The Entrepreneur’s curse

Sunday September 20, 2009,

4 min Read

Entrepreneurs are an inspired lot. They work hard for negligible reward in the hope that their dream venture will eventually bring

them fame and riches. Ability to persist with a dream is often an entrepreneur’s biggest asset. The positive energy that entrepreneurs carry around with them is infectious. As a result, they associate with and relate to like-minded people who are full of enthusiasm. They draw endless encouragement from their peers who are in awe of their ability to pursue a dream.

Unfortunately, many entrepreneurs succumb to the fall-out of the very same qualities that enable them to pursue their dreams. At some stage of their journey, many entrepreneurs fail to make the leap from dream to hard-nosed sustainable commercial reality. Sometimes this manifests as failure to secure adequate funding - which in turn is a direct result of not being able to convince a prospective investor. In other cases, entrepreneurs might realize that they have failed to bullet-proof their business plans against foreseeable hurdles. As a result, they face insurmountable problems in implementation. When either of this happens it is often too late for the entrepreneur to introspect or improvise, and the entrepreneurial energy eventually fizzles out.   

Why does this happen? And what can be done to guard against such a result? This column will hopefully give new direction to entrepreneurs who are stuck in or are in the danger of being absorbed into such a predicament.

To illustrate this, let us examine a typical entrepreneurial venture. Most entrepreneurs’ skill sets are confined to a particular (often technical) stream. As a result, most entrepreneurial ventures revolve around a specific product or service that has potential due to a perceived gap in the market. The entrepreneur first sets out to build a core team of trusted partners who have complimentary skill sets or interests. Members of this core team then divide roles and responsibilities amongst themselves, depending on individual preferences. In turn, the core team members often turn to their respective circles of influence to harness all available forms of resources with a view to make the most of their circumstances. These individuals or the samaritans they turn to often have ample entrepreneurial energy but do they have the necessary skills and experience to achieve commercial success? In most cases, such questions are simply not raised since the core team and the samaritans are often working for free and investing their time, energy and resources into the venture.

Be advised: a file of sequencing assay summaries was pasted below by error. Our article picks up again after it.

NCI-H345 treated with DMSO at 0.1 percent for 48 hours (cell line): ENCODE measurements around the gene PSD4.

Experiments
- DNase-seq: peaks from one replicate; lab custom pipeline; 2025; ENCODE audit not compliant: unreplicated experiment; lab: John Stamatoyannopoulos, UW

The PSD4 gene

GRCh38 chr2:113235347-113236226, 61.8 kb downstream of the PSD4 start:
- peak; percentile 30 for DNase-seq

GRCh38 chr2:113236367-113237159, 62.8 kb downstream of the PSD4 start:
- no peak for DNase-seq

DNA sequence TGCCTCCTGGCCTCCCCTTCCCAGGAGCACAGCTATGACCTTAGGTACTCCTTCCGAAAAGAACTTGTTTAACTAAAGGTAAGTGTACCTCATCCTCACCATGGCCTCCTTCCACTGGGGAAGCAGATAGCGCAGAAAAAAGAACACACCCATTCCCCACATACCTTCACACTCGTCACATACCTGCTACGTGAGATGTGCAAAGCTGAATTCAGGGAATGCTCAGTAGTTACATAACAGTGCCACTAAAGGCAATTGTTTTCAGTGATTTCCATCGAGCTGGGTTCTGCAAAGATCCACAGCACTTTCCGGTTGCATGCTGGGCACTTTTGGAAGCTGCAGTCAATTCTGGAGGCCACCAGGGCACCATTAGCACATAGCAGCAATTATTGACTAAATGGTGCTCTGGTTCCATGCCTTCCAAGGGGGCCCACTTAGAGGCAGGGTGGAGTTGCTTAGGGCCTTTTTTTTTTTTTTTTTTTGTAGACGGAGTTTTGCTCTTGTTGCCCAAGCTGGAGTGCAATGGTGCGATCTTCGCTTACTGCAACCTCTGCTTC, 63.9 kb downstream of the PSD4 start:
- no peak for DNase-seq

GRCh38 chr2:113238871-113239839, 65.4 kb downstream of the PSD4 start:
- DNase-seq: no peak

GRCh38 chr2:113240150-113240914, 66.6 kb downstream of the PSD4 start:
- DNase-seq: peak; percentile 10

Now compare this to the way large corporations around the world run several hundred projects simultaneously involving large amounts of resources. Each project is ideated by individuals or small groups of management personnel and carries the risk of failure if not implemented properly. Regardless of its origin, each project is implemented by involving several large teams of employees or external advisors with expertise across multiple streams. 

In some way each such project is like an entrepreneurial dream that gets shattered if not handled properly. In reality this seldom happens since large corporations have seemingly limitless funds at their disposal to rescue failed projects. While unproven entrepreneurs might not have vast amounts of capital to salvage their mistakes other tools that corporations use to minimize risks in project implementation are certainly available to entrepreneurs who are willing to seek them out.   

In the coming weeks, we will explore several issues that an entrepreneurial venture faces in India in this column.

Santosh Pai

The author is the founder of Indiabourse - an investment consulting practice which helps foreign investors spot opportunities in India. Indiabourse also offers fund-raising support and a low-cost strategy consulting service to entrepreneurs. 

The author can be reached at [email protected].

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